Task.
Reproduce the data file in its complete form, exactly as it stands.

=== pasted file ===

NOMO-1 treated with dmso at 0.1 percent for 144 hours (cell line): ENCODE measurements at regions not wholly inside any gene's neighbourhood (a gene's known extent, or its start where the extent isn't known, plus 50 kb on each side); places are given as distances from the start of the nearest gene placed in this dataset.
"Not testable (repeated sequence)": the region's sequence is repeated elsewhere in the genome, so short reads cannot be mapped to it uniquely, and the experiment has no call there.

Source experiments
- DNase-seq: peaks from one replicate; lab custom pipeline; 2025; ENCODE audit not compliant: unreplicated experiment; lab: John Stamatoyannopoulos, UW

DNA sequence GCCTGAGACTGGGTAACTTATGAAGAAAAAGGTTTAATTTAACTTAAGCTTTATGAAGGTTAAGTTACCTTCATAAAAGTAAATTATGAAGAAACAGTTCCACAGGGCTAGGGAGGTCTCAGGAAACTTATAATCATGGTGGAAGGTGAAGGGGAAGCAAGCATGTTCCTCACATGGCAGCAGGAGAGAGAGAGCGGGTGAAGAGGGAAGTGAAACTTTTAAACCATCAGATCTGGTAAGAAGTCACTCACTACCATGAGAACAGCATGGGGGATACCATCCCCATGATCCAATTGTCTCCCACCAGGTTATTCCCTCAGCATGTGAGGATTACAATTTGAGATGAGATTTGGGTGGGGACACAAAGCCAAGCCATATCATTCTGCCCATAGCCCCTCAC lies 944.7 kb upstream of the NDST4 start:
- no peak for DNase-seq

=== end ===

NOMO-1 treated with dmso at 0.1 percent for 144 hours (cell line): ENCODE measurements at regions not wholly inside any gene's neighbourhood (a gene's known extent, or its start where the extent isn't known, plus 50 kb on each side); places are given as distances from the start of the nearest gene placed in this dataset.
"Not testable (repeated sequence)": the region's sequence is repeated elsewhere in the genome, so short reads cannot be mapped to it uniquely, and the experiment has no call there.

Source experiments
- DNase-seq: peaks from one replicate; lab custom pipeline; 2025; ENCODE audit not compliant: unreplicated experiment; lab: John Stamatoyannopoulos, UW

DNA sequence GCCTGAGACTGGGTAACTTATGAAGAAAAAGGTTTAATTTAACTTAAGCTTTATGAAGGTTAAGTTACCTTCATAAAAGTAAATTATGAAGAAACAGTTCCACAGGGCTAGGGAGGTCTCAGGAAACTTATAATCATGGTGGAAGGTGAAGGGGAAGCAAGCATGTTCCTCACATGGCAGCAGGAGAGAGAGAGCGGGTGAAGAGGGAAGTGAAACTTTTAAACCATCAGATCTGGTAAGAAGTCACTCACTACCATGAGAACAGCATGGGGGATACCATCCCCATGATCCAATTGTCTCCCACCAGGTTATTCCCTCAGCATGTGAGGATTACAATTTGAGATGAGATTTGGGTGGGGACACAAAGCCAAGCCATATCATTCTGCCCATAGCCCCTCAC lies 944.7 kb upstream of the NDST4 start:
- no peak for DNase-seq